Visitor Q has been a long time coming for yours truly. I’ve followed Takashi Miike’s twisted career from his Audition days to his “Masters of Horror” debauchery, proving with each movie that his name is one to watch. But Miike goes above and beyond in providing fans with the finest in WTF? with Visitor Q. Stepping onto this film’s grounds is to abandon normality and embrace the monsters within its walls.
Family man and failed newscaster Kiyoshi Yamazaki (Ken’ichi Endo) is pinning his future on reality TV. But during his search for the next big media sensation, Kiyoshi meets a visitor (Kazushi Watanabe) who introduces himself by cracking Kiyoshi’s skull with a rock. Inspired to expose family dynamics, Kiyoshi sets his sights on his own dysfunctional clan: violent son Takuya (Jun Muto), prostitute daughter Miki (Fujiko), and junkie wife Keiko (Shungiku Uchida), all of whom fall under the visitor’s inquisitive eye.
Miike’s Visitor Q has met with praise and damnation of equal passion. You could say he’s crafted his own Salò, a movie as many people admire as wish it were never made. Like Salò was to its era, though, Visitor Q is very relevant to our time. While both films play off of the presumption that audiences are desensitized to shocking material, Miike directly addresses the media’s role in the matter. As Pasolini’s captives devoured shit, Kiyoshi is shat on by a corpse, effectively playing a rube onto whom the entertainment industry feels comfy dumping anything and everything. Visitor Q is littered with statements like these, making an absurd mockery of reality television, a cadaver that relieves itself on us in our very own homes.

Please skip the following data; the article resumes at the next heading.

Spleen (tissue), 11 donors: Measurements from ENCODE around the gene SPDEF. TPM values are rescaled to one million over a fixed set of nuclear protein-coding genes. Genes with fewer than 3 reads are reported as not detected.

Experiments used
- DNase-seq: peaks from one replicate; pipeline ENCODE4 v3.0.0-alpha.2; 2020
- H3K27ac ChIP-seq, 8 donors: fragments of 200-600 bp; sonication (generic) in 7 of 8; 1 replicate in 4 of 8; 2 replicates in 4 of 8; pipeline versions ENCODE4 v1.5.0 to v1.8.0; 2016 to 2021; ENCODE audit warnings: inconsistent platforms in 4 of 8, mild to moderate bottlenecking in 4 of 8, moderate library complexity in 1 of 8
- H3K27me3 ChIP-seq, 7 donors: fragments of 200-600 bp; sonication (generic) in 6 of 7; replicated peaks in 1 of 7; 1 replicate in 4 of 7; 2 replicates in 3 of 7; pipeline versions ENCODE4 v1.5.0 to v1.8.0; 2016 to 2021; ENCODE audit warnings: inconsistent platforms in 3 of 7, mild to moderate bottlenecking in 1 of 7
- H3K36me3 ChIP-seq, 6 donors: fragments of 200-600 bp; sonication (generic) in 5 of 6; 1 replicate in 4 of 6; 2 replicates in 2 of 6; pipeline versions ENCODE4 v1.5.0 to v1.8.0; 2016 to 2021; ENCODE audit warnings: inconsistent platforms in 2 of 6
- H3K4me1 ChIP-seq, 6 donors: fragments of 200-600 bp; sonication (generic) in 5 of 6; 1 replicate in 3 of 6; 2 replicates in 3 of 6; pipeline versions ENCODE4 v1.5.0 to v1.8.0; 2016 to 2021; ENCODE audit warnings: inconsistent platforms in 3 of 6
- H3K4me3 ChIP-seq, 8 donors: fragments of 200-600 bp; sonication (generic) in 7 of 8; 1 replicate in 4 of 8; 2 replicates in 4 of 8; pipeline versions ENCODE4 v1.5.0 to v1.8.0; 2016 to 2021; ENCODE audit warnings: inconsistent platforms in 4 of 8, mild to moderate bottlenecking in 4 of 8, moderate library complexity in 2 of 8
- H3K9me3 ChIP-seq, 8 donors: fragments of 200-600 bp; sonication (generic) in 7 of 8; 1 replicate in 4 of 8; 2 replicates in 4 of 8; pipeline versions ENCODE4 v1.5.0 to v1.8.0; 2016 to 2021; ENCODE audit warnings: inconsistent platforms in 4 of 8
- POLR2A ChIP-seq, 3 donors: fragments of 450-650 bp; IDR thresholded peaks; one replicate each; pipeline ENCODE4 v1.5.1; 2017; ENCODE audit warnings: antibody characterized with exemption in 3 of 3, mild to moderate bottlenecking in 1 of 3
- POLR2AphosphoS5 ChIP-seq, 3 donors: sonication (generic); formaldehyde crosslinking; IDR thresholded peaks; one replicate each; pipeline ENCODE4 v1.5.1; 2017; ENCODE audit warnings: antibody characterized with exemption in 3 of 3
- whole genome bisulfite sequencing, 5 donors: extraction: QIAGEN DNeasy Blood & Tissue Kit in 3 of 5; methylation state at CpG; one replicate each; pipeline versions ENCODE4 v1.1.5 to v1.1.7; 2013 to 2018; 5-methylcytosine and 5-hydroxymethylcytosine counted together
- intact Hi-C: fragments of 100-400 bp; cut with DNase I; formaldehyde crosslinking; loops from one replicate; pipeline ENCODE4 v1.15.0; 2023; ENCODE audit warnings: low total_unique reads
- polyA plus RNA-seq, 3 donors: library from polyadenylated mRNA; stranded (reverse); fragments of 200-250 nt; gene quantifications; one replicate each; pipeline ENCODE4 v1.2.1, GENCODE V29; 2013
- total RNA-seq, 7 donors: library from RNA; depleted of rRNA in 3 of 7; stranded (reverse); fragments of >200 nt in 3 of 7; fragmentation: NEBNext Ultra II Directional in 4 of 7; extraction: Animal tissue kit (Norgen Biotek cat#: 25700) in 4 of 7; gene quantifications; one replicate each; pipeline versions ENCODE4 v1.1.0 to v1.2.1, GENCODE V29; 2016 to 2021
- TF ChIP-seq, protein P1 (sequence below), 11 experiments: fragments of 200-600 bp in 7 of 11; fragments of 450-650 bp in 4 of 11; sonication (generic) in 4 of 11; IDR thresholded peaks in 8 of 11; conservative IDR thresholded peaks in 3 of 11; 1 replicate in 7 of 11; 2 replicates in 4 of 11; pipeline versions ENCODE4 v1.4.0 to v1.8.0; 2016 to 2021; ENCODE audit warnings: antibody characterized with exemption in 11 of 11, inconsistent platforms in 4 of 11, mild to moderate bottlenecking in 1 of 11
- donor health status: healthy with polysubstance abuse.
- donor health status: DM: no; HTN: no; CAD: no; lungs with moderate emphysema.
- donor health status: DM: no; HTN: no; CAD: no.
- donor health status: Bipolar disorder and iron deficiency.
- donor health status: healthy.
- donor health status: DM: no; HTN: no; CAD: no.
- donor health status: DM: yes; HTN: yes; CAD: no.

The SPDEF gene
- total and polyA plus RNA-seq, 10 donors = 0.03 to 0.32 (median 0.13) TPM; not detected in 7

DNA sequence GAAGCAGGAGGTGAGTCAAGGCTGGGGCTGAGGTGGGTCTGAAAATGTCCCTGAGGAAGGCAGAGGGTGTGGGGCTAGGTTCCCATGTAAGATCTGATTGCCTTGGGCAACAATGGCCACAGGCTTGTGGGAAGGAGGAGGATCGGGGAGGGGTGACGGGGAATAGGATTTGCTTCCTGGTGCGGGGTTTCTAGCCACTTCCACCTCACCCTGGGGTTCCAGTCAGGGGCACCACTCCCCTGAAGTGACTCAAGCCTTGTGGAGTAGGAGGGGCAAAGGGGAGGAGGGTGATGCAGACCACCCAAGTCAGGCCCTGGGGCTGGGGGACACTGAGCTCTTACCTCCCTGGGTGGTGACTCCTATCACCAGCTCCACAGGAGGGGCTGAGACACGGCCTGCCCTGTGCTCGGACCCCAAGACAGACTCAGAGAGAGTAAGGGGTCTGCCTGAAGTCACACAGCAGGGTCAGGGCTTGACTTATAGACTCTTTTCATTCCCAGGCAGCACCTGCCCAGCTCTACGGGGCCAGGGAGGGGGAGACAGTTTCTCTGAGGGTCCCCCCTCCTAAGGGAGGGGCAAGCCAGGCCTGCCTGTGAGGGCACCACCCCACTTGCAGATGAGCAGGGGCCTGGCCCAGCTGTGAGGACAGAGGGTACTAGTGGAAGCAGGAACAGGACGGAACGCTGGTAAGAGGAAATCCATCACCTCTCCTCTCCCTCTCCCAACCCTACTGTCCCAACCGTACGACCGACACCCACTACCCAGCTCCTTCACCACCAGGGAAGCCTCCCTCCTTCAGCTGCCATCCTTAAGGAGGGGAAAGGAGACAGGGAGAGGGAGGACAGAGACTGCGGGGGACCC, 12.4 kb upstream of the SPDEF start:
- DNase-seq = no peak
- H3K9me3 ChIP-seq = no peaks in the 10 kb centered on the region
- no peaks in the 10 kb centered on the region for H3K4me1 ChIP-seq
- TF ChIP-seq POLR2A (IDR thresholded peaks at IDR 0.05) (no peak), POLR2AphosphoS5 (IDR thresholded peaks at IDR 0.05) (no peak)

What scares me most is that Visitor Q, like Eraserhead or even other Miike movies, will make that list of films people watch just because they’re messed up. Miike is an artist, and Visitor Q has much to say. We appreciate his attack on reality TV and the “arts” in general because of how well-rounded it is. Kiyoshi sees himself as innovative for using his family’s severe dysfunction to create what he views as the raw, ugly truth, but making money and being trendy are his main motivations (y’know, like an even more perverted Michael Bay).
The rest of the family spends their time dutifully going through their own unspeakable routines. The wife shoots up, the daughter whores herself out (even to Kiyoshi), the son literally whips his mother — and as strange as it sounds, the visitor brings out even more horrible traits once he walks in. To divulge any info would spoil the film, though those with enough bravery/stupidity can explore for themselves.
Visitor Q’s biggest flaw is that the shock value tends to run a little thick. Miike takes on reality TV to such an out-there level that Kiyoshi’s idea of programming could never exist even in this realm. Every scene feels like it needs to top the previous one, resulting in a numbing effect and the desire to accept every strange sight just to keep pushing the story forward. It’s not a bad film, but it is bogged down by a need to constantly outdo itself.
You can say Visitor Q is a satiric masterwork, and you can dismiss it as inhumane (both of which aren’t altogether false). If your taste and stomach have been prepped for the disgustingly artistic, Visitor Q will never cease to fascinate you.
Check out the trailer for Visitor Q here.
Read A.J. Hakari’s Visitor Q review here.